Mirror writing, writing from right to left with flipped letters, is harder than it looks. Try it and see how well you do.
By writing in the reverse direction it’s possible, but fiendishly difficult, to create a mirror image of the words we are producing. Some people believe that this style of writing may once have been a crude attempt to create a kind of code. It’s even been claimed that Leonardo, who made most of his notes using mirror writing, may have done so in an attempt to stop his rivals from stealing his ideas or to prevent some of his more controversial beliefs from reaching the attention of the Catholic Church, who could be entirely humourless in these matters.
A simpler explanation is that, as a left handed person, he wrote from right to left in order to avoid smudging the ink on the page. Some left-handers do this readily.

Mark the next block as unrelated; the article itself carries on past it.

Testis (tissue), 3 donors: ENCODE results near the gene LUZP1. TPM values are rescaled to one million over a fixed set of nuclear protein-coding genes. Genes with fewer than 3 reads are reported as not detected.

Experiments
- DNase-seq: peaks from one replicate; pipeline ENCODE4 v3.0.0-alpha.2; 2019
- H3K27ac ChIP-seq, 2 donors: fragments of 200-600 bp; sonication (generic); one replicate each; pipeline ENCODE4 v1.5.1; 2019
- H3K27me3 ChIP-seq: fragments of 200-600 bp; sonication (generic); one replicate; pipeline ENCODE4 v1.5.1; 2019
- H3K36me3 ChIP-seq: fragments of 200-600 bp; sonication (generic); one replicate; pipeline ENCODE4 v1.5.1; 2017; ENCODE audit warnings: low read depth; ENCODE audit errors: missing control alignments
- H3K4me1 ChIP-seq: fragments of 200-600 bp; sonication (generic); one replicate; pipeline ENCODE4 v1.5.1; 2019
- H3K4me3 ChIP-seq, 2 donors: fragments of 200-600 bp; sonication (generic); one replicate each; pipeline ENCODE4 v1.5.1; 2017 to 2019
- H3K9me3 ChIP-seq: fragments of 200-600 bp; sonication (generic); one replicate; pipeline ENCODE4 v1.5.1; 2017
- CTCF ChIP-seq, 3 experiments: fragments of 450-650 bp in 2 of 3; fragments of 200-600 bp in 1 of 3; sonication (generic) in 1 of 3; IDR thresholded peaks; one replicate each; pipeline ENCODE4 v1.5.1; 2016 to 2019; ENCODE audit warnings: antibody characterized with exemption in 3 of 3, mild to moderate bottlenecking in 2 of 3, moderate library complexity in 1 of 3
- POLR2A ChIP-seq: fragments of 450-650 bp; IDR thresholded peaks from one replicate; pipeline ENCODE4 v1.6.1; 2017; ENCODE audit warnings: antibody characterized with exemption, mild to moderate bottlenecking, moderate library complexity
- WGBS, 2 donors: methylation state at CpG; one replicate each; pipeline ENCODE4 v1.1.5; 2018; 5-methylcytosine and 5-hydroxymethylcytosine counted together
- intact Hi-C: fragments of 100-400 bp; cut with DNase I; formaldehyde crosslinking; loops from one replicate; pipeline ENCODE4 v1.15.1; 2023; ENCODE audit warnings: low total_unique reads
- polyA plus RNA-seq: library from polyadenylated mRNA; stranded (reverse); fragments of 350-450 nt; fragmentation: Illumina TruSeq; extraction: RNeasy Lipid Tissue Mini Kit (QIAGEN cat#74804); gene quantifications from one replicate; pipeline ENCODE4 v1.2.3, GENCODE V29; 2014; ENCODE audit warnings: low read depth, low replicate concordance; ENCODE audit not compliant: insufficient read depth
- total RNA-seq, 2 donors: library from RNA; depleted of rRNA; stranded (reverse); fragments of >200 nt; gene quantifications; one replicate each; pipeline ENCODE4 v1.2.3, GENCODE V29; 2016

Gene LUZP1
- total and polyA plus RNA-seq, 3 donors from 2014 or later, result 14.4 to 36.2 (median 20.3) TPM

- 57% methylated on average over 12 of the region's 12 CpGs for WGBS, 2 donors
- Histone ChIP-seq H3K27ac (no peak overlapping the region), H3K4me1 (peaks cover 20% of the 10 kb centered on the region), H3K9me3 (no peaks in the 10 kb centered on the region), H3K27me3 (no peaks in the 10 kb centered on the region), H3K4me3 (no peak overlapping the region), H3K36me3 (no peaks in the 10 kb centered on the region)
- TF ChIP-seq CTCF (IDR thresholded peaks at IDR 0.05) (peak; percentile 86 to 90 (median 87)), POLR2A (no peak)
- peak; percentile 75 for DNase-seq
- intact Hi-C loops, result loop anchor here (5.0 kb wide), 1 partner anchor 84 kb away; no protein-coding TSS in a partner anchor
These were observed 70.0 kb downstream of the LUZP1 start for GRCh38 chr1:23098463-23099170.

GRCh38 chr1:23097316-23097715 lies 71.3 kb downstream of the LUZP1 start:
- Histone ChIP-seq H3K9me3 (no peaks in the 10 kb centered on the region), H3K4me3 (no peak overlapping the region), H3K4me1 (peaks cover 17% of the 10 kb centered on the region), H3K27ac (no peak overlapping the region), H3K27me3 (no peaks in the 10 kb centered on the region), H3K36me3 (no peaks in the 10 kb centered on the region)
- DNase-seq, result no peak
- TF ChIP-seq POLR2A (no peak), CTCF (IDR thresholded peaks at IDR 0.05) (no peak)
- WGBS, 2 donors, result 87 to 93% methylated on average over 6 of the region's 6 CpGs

Brain scans have shown that there are some important differences between the brains of left and right handed people. While right handed people tend to develop specific parts of the brain which are devoted to particular tasks, left handers, such as Leonardo, demonstrate far greater flexibility and much less specialisation – they also tend to recover from strokes far more quickly.
Incidentally, the technical term for left-handedness is sinistrality, which derives from the Latin word sinister, meaning “left”. This would suggest that Leonardo was a truly sinister artist.